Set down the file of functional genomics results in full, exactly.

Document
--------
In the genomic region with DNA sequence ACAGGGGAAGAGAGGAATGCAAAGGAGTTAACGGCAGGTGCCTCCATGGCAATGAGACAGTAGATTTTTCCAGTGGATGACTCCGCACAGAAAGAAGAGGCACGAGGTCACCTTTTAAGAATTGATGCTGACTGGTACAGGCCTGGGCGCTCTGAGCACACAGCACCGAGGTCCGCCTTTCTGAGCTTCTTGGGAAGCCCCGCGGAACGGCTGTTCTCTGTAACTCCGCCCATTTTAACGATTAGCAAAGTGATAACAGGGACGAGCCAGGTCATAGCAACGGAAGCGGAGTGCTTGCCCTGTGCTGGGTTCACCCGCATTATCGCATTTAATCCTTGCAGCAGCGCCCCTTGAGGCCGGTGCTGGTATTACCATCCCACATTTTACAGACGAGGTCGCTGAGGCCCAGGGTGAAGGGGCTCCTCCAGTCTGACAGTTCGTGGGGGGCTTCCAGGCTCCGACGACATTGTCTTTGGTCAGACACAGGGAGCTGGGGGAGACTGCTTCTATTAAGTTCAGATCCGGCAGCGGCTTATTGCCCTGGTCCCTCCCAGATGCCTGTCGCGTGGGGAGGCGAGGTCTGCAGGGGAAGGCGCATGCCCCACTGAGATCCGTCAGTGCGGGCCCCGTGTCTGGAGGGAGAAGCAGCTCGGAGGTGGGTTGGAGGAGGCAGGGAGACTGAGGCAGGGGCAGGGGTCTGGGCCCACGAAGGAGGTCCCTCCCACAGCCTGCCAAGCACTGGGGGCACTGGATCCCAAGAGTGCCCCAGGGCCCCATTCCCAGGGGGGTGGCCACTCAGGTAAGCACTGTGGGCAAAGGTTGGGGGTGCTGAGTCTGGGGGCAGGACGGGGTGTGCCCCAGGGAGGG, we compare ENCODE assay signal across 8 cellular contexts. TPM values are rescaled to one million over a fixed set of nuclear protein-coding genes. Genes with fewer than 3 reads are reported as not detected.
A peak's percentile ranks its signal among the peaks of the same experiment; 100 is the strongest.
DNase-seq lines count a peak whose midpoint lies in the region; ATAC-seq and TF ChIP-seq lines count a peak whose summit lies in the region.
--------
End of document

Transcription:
In the genomic region with DNA sequence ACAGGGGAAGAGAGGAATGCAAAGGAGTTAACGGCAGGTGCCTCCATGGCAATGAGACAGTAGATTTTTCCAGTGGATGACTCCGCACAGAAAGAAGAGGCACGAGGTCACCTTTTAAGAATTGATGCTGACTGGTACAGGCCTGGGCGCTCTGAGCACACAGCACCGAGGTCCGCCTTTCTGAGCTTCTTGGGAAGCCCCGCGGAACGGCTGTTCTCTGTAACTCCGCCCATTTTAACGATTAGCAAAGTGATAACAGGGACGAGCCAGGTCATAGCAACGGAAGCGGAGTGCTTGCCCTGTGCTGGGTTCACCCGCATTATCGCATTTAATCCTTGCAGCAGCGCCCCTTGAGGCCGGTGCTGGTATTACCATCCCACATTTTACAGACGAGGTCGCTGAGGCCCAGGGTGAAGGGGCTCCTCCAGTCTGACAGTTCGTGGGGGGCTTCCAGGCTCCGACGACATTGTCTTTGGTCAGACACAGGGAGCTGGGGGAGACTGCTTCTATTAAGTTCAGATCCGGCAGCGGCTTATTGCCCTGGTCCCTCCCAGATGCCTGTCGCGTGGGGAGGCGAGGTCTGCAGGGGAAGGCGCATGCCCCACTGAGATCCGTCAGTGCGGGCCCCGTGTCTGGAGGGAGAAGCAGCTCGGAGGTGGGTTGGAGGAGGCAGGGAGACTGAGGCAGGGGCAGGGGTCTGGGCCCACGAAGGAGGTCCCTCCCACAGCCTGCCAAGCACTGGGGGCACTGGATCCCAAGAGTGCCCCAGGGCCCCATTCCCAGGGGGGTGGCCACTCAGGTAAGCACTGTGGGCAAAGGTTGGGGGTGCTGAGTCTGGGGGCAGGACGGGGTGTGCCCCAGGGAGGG, we compare ENCODE assay signal across 8 cellular contexts. TPM values are rescaled to one million over a fixed set of nuclear protein-coding genes. Genes with fewer than 3 reads are reported as not detected.
A peak's percentile ranks its signal among the peaks of the same experiment; 100 is the strongest.
DNase-seq lines count a peak whose midpoint lies in the region; ATAC-seq and TF ChIP-seq lines count a peak whose summit lies in the region.